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Buying time: technology helps family life

By Oscar Trimboli - posted Tuesday, 11 October 2005

Information technology has brought us many benefits, increasing our efficiency, improving our productivity at work and streamlining entertainment in the digital home. However its related promise - to increase our leisure time - has so far eluded us. Despite a plethora of technological advances, our hours at work have increased, encroaching on our leisure time, our weekends and even our holidays. I firmly believe that it doesn’t have to be this way.

With growing labour shortages, we need to find a better match between the demands of working life and our family and personal responsibilities. Technology will provide part of the solution.

Tyranny of Distance, a study of the impact of business meetings on our work and personal lives, commissioned by Microsoft Australia surveyed 300 managers and employees across Australia and identified the following startling facts about Australian working lives:

  • half of our working year is spent in meetings;
  • an extra quarter of the year is taken up in travel to and from those meetings;
  • we average 12 meetings a week, 4 of them out of the office; and
  • we are away from our home base for 30 per cent of the working year.

These statistics suggest that it is meetings that are contributing to our increased workload. It seems logical that if we could reduce the need to travel to meetings, we could claw back some of the time lost to the “tyranny of distance”.

Clearly, meetings (especially face-to-face meetings) are essential to forging and maintaining business networks, building teams, making sales and communicating company plans and what needs to be done. However, these meetings are not always necessary or effective. How often do we hear people say they waste too much time in meetings and wish they could just get on with their job? How often have you spent hours in an airport waiting for flights, out of contact with your team due to technological and temporal barriers and most importantly, missing out on time at home with family and friends? We need to ask ourselves, “Is this really the best way to conduct business?”

Three-quarters of those surveyed in Tyranny of Distance said time spent travelling to and from meetings reduces time they would spend with their families and half of the respondents said that meeting-related travel has a negative impact on their personal life.

These are not trivial findings. Other research has demonstrated the significant economic costs of stress, marital problems, concerns about children - through increased absenteeism and accident rates - leave-taking, lower efficiency while at work and, above all, exit rates and job turnover. As these factors take their toll on both an individual and a business, I feel it is time to profile the Australian business landscape and work out what could be done to help.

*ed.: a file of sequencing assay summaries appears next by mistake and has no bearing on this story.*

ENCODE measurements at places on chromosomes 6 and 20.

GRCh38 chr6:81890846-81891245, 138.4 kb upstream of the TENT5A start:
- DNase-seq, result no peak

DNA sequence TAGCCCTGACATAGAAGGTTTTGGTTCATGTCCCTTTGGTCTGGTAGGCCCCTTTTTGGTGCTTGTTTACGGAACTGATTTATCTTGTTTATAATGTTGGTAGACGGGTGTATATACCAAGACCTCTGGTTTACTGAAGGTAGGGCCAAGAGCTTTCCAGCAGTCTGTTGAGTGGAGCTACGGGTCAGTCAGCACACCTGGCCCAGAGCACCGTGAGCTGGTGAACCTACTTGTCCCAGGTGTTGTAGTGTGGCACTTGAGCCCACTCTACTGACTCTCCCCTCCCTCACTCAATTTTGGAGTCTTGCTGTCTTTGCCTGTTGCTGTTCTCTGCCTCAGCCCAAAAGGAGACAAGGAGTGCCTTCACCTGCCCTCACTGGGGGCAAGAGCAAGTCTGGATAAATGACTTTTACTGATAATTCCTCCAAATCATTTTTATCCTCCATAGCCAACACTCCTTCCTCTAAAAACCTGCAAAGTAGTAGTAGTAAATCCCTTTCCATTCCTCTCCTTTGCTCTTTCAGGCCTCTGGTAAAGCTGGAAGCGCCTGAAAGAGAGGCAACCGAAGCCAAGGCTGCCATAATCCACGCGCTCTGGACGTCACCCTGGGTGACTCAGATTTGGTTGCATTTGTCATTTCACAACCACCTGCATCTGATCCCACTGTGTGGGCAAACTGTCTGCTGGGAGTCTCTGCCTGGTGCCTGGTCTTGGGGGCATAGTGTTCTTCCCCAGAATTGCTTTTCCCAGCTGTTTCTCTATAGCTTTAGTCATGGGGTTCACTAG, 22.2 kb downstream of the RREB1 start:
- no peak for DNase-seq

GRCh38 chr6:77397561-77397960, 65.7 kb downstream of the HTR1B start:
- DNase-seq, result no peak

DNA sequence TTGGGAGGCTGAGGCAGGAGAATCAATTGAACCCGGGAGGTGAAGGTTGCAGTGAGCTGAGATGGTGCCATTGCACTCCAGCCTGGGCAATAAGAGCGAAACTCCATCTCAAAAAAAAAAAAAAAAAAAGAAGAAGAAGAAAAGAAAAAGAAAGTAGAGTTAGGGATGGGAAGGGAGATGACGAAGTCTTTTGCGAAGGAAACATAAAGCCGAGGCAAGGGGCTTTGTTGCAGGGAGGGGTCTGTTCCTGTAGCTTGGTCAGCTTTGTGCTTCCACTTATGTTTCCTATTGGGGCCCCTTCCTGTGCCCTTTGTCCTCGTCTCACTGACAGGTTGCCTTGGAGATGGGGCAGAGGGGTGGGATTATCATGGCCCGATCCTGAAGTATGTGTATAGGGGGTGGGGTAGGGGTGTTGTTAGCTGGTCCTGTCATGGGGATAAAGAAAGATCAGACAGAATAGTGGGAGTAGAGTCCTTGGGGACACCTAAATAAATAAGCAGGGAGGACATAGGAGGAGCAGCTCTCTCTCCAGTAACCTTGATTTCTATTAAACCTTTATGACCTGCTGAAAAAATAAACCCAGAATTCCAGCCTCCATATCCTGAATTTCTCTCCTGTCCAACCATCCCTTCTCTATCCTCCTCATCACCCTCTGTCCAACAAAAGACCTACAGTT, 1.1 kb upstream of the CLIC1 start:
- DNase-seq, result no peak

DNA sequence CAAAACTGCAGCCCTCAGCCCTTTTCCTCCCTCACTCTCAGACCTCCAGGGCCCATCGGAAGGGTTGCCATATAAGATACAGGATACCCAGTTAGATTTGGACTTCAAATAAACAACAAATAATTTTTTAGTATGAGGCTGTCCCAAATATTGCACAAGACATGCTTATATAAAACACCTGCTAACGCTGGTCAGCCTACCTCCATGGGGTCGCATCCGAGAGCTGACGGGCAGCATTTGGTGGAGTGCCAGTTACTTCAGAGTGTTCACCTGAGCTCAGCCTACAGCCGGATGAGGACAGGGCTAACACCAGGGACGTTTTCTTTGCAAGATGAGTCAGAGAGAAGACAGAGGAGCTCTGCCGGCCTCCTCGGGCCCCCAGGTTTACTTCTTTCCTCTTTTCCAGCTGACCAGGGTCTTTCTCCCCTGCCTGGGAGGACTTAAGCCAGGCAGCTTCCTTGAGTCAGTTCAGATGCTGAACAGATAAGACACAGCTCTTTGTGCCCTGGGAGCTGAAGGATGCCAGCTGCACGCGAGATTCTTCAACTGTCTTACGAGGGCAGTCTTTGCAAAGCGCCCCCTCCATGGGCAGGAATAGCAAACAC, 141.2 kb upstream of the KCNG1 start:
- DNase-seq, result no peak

In my own role, I often need to travel to business meetings. This year I’ve visited customers and partners in Perth, Melbourne, New Zealand and all over Sydney, and attended a meeting at our company headquarters in the US.


Microsoft has introduced a policy of replacing one in five face-to-face meetings with web conferences. The technology allows us to not only talk on the phone but also share presentations and documents, chat online using instant messaging, conduct online polls, scribble on “whiteboards” and record and play back meetings for those unable to make them via conferencing technology. In the 2004-2005 financial year, Microsoft replaced one in five business trips with web conferences and saved more than US$40 million. We expect that figure to be higher this year.

This “one in five” rule is, in a sense, reflected by the views of business people in the survey, who consider 19 per cent of their face-to-face meetings “avoidable”. If those meetings could be avoided completely, 34 working days a year could be gained. If we cut just the related travel to these meetings, individuals could claw back around 13 days a year. Just imagine what you could do with that time.

If, as this research indicates, new forms of communicating and conducting business meetings could overcome the tyranny of distance, they should be closely investigated, tried and perfected. The so-called “work-family balance” will become a significant factor in business competitiveness and the employer of choice will be the one who addresses the personal and family interests of their employees.

Above all, if we can reduce the tyranny of distance by using technology more effectively to conduct business meetings, we would save much more than travel costs. We would reduce workplace stress, improve the quality of personal and family life, improve parenting, perhaps even reduce marital breakdown and improve community life - all factors that affect the viability of every company and the economy as a whole.

The Tyranny of Distance report should help Australians understand the impact that the “culture of meetings” is having on Australian businesses and business people, and identify future trends in meetings and meeting technology. Hopefully it will be a tool to inform Australian organisations of the  “hidden” costs of business travel for meetings and encourage them to look at new ways of doing business. The human benefits alone are worth it.

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Article edited by Natalie Rose.
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About the Author

Oscar Trimboli is the Real Time Collaboration Manager for Microsoft Australia.

Creative Commons LicenseThis work is licensed under a Creative Commons License.

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